CONSIDER: The Torah, indeed life, may be discussed from four perspectives.
These are described by the acrostic, Pardes, which stands for peshat, the literal meaning; remez, the allusion or hint; drush, the homiletic; and sod, the underlying or esoteric.
The peshat is the perspective all people know. This is the literal, or that which can be seen. At this perspective, the nature of an object or occurrence is described by its physical appearances; i.e. the physical table.
The remez, the hint or allusion, describes the table by its use, such as the table being used for Shabbat meals and therefore likened to an altar. The similarity of a table to an altar in both appearance and use leads us to consider and treat the table as such. Because of these similarities, we infer additional meanings, and thus affect the way we use the table. Just as we would never offer a non-kosher meal offering upon an altar, we would never place anything non-kosher upon our table. Since we salted our sacrifices, we now dip our bread in salt, etc.
[Meal (grain) Offerings were one of the types of Temple Offering.]
Next is the perspective of drush. Here the homiletic or expounded meaning is drawn out. Since the table is a type of altar, and since we must behave in a certain way before approaching an altar, while serving on it and after we leave it, we expound that we must also behave in an appropriate way before approaching a table (meal), while we are dining, and after we finish the meal. For example, before making a sacrifice in the Temple, the Priest would wash his hands. Likewise, before eating bread, we also wash our hands. Since the table is considered to be an altar, we must behave at the table as if we are offering upon an altar. Thus we not only conclude as we did by allusion, that the table is a type of an altar, but we further expound that a Jewish table has requirements of service just like a Jewish altar. Just as we would be obligated to proceed in a proper order at an altar, we must also act appropriately when eating. An artist's…thoughts do not create the ink but merely cause it to be reshaped into strokes…
Finally, we may discuss the table from the perspective of sod, or the esoteric. Here we recognize that in order for a physical table to be manifesting in the physical realm, first there must be a spiritual "table" manifesting in the spiritual realm. The spiritual table is formulated as its name or concept is drawn together. Only after this is done, can there be the possibility of a physical table. After the physical table manifests, the spiritual table does not cease to exist, but rather the spiritual table actually sustains its physical likeness. This can be more easily understood by considering the relationship of ongoing thought to ongoing deed, somewhat like an artist's brush being directed by his thoughts. However, when the artist stops his directing thought, only his future strokes are interrupted. Those already drawn stay on the canvas. This is so because his lines are made from ink which existed before he used it. His thoughts do not create the ink but merely cause it to be reshaped into strokes. However, the cessation of the spiritual thought would not merely prevent any future physical strokes, but would also erase those already drawn! This is so because the physical is actually made up of the spiritual and is therefore sustained by it. Liken this to turning off a flashlight, which not only prevents the continuation of future rays, but also eliminates the existing ray.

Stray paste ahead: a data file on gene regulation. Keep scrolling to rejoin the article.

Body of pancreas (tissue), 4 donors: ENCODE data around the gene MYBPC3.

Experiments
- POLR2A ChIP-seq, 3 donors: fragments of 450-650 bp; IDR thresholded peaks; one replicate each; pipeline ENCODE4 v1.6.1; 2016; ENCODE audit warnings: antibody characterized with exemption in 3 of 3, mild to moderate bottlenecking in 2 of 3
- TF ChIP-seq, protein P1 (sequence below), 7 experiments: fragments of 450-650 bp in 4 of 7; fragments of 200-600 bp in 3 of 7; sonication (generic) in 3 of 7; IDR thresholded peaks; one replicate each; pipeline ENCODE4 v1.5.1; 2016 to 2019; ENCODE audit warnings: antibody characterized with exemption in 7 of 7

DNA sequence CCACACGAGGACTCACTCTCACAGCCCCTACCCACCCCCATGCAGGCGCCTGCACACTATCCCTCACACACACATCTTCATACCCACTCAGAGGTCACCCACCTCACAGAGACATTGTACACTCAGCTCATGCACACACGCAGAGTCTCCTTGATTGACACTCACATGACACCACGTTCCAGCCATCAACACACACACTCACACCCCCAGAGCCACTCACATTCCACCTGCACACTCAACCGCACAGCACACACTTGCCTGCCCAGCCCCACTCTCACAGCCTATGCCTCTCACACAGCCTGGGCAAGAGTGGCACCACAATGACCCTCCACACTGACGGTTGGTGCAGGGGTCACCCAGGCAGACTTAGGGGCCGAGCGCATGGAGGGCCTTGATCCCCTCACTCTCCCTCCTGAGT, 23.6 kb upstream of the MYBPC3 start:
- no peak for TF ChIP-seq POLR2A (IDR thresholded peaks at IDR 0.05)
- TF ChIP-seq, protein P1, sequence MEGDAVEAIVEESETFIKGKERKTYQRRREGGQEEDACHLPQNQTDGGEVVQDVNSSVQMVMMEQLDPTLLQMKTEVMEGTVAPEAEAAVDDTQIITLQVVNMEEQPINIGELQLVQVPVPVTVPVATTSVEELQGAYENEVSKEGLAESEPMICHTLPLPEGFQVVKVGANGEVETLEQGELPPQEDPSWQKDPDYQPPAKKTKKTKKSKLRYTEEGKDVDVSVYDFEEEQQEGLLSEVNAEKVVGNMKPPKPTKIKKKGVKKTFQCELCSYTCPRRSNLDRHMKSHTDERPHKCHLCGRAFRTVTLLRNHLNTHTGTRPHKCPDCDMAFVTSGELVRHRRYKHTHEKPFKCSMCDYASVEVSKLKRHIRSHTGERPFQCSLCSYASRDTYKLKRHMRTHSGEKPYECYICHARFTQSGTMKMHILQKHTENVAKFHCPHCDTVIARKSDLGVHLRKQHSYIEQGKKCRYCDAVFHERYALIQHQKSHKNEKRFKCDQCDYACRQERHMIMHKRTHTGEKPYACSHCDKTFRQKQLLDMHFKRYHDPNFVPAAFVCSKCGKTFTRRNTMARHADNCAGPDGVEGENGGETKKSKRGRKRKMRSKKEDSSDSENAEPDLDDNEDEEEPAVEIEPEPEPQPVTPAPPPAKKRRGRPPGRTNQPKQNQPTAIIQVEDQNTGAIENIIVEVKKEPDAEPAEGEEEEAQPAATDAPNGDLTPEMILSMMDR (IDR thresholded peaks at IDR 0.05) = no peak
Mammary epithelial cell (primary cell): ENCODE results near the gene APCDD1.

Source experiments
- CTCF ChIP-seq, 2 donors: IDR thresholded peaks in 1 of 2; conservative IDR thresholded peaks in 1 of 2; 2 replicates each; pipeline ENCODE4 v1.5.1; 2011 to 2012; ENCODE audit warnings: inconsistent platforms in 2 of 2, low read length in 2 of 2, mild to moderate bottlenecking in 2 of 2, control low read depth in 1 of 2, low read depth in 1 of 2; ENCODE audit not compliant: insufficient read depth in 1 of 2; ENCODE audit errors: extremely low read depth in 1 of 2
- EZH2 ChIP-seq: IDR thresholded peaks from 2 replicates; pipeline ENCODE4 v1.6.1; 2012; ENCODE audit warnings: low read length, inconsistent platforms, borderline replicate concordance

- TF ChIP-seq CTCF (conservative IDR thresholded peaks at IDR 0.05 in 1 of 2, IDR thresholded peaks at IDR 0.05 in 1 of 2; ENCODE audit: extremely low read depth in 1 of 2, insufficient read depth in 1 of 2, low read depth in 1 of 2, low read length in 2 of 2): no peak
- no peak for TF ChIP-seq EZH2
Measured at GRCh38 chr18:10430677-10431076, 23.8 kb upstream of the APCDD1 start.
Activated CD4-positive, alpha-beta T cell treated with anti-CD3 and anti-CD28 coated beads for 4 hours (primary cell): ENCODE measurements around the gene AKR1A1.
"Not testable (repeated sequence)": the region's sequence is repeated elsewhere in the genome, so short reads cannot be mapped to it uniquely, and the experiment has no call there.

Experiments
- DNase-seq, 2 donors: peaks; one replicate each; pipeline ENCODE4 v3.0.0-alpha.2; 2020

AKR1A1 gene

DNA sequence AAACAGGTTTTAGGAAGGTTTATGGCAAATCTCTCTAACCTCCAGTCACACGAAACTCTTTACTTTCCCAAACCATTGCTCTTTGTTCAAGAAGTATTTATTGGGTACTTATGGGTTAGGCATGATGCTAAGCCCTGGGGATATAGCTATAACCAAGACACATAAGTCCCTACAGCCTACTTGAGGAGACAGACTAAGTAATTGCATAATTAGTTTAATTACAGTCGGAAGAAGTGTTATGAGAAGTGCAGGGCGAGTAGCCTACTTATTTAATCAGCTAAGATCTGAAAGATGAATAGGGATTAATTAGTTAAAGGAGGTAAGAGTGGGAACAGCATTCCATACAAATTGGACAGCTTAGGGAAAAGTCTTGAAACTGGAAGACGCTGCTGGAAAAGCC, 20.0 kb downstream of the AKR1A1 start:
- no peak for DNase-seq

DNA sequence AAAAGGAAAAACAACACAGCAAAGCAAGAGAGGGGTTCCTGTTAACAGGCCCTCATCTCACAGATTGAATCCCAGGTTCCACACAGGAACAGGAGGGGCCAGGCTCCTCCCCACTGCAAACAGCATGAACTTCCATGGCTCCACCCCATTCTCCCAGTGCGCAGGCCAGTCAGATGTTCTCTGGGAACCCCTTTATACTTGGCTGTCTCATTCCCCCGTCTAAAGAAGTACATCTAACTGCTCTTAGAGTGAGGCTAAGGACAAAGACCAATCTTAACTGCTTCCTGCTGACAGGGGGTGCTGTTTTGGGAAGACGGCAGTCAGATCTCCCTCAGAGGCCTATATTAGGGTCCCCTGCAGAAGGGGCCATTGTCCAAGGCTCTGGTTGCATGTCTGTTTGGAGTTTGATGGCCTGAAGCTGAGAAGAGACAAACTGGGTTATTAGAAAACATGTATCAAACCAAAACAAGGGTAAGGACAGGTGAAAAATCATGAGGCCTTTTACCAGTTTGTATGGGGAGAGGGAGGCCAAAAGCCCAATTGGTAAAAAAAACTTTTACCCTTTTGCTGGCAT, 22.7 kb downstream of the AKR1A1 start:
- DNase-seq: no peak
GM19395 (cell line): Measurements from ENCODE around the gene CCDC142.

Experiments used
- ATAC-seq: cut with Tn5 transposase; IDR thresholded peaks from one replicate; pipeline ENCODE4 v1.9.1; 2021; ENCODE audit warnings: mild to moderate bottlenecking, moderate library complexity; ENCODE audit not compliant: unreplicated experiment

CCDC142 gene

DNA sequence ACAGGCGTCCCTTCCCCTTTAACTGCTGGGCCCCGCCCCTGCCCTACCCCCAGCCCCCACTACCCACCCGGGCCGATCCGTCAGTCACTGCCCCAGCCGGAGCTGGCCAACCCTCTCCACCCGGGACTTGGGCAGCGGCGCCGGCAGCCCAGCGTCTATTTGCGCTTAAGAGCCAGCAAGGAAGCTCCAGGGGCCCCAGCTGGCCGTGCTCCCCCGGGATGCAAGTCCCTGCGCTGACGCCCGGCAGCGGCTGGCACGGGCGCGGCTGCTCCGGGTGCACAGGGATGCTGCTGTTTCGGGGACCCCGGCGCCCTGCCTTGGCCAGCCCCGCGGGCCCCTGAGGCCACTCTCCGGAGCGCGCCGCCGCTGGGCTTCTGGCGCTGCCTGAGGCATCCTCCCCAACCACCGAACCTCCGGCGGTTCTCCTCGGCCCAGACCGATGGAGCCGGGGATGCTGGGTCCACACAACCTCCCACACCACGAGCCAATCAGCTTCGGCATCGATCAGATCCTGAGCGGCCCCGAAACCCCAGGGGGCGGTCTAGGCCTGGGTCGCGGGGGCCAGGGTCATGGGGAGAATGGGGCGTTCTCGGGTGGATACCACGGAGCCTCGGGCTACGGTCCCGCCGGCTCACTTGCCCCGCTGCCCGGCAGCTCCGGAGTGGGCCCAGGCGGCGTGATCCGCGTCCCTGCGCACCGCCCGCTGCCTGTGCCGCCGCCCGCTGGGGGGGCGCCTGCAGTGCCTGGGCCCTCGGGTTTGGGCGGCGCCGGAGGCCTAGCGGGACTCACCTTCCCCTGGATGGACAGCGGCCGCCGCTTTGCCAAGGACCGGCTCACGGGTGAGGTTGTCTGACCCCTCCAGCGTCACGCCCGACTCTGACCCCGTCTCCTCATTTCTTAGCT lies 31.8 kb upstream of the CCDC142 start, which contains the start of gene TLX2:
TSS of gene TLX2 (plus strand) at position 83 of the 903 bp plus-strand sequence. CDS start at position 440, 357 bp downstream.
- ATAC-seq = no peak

How is this information of use to us who deal in the everyday physical world? We must realize that this physical environment is actually the spiritual being "brought down" into a physical realm. The food we eat causes a transfer of the spiritual and the physical. From names to molecules, from energy to deeds, as the food we eat becomes energy in our bodies we are able to maintain life. By taking in this sustenance with a memory of its Creator, the act of eating becomes elevated into a spiritual experience. Food taken with a spiritual hope will produce a better opportunity to use its energy spiritually in order to enjoy G‑d's Presence on earth. By judging a man as 'good' we draw upon that goodness…
The table was brought into creation manifesting first as will, then name, then light, then through various stages until it finally formed materially in a manner appropriate to serve in the daily service of G‑d. Metal or molecules, we can see these phenomena as table, altar, place of divine service, or molecules stacked and floating in a certain pattern supported by its spiritual purpose.
Each perspective is true. Each exists. None of the perspectives stop existing while we discuss the next. When we say molecules, the table does not cease, and when we say altar, the molecules do not cease to exist. We merely change our focus or depth of perception. So it is with all of creation. Whether we wish to call each person man or molecules, each person is both. Whether we wish to call the earth dirt or holy, both are there and we are expressing our experiences or points of view by labeling what we see. We are not changing what is there. Although we do bring into creation what we emphasize. By judging a man as "good" we draw upon that goodness.
Holy, holy, holy is the Lord of Hosts, the whole earth is filled with His Glory.(Isaiah 6:3) The entire world is filled and imbued with holiness. The table is holy. The altar is holy. The order is holy, the molecules are holy, and certainly the spiritual essence is holy. This holiness permeates all perspective. As we realize that we also cannot be excluded from this holiness, our awareness is elevated from the mere physical to include the spiritual.